Pictured is Sandy, a 3 year old, Mixed breed dog, from Wall Township, NJ. Sandy was adopted from Wag on Inn Rescue almost 2 years ago. She has epileptic seizures.
What are seizures?
Seizures in felines and canines are abnormal brain activity, and nerve cell firing that are usually manifested as a sudden onset of convulsing. Common signs of a grand mal seizure may include one or more of the following: uncontrollable shaking, convulsing, stiffness, chomping at the jaw, salivating, urinating, paddling while laying on side and being mentally “out of it” unaware of surroundings. Pets can also have partial or focal seizures that may manifest as facial or leg twitching. Seizures generally last up to 2-3 minutes, then the pet enters the post-ictal (after seizure) phase. This phase may be absent entirely, may last a few minutes or possibly hours. Pets in the post-ictal phase may be temporarily blind or disorientated, then they usually quickly get back to normal.
Causes of Seizures
The most common cause of seizures is epilepsy, which is a genetic predisposition to seizures, or idiopathic epilepsy where seizures just occur without any identifiable underlying cause. Epilepsy usually occurs in cats and dogs between 6 months of age and 6 years. If seizures occur in pets younger or older than that, then there is a high likelihood that there is an underlying cause beside epilepsy. Other causes of seizures may include liver disease, low sugar levels in the blood, inflammatory conditions in the brain (GME), increased pressure in the brain, a variety of infections-viruses, bacteria and parasites, toxins, trauma, structural lesions in the brain, space occupying lesions in the brain and brain tumors, especially in older animals.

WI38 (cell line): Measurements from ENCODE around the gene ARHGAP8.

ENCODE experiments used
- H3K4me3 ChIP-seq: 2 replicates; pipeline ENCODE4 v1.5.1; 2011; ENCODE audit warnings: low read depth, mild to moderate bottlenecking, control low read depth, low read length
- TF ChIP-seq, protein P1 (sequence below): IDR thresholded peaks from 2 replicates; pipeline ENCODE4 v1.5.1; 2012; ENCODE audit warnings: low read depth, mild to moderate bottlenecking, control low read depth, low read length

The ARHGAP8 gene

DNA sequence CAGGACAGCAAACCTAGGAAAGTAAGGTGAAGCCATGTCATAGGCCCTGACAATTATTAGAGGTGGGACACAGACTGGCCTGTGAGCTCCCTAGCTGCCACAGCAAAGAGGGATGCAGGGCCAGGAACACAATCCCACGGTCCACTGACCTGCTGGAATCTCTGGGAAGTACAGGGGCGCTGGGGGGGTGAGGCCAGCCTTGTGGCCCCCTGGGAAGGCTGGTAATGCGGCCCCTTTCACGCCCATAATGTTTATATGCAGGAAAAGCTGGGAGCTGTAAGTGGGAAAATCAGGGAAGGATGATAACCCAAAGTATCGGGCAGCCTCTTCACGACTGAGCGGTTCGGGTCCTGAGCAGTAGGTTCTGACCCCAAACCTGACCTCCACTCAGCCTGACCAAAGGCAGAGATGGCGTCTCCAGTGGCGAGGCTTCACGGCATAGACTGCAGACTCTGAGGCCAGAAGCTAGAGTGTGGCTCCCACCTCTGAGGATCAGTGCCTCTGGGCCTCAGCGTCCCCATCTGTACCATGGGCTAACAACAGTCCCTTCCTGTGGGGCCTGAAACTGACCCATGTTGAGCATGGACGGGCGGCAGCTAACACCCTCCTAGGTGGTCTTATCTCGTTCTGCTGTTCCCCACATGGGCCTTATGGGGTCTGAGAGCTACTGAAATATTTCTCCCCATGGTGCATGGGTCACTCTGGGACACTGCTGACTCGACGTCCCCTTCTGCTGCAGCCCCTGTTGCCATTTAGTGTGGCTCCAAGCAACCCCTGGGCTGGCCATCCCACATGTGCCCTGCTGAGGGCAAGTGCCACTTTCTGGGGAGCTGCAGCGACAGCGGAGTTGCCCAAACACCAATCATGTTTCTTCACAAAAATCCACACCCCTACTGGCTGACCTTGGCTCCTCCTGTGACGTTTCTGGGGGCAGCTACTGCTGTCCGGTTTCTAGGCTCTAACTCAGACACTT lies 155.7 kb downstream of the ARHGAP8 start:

Age of pet, history of pet and specifics of seizures usually give the veterinarian a strong clue if it is due to epilepsy or not. Blood work and X-RAYS may typically be done to help diagnose the cause of seizures, but an MRI of the brain by a veterinary neurologist is oftentimes needed for a definitive diagnosis and treatment course.
For epilepsy usually one or both of the drugs, Potassium Bromide or Phenobarbital, are usually used as first line drugs to decrease the severity and or frequency of seizures. These medications usually have a very good success rate. Treatments for the other causes of seizures are specifically tailored to the particular underlying cause.
Usually the prognosis is very good for controlling epileptic signs, but can be variable. Prognosis varies widely for other cause of seizures. For old cats with meningioma tumors in the brain prognosis is excellent with surgical removal.If You Would like More Detailed Information on Seizures please check out the link below!
General seizure information: http://www.veterinarypartner.com/Content.plx?P=A&S=0&C=0&A=560Come check out our cozy office, get aquainted with our knowledgeable staff and schedule your appointment today, please do not hesitate to get in touch! We will make it the best experience possible for you and your four legged friend! Squan Animal Hospital LLC 1427 Lakewood Rd Manasquan, NJ 08736 Phone: 732-528-9199 Fax: 732-528-0769 E-Mail: firstname.lastname@example.org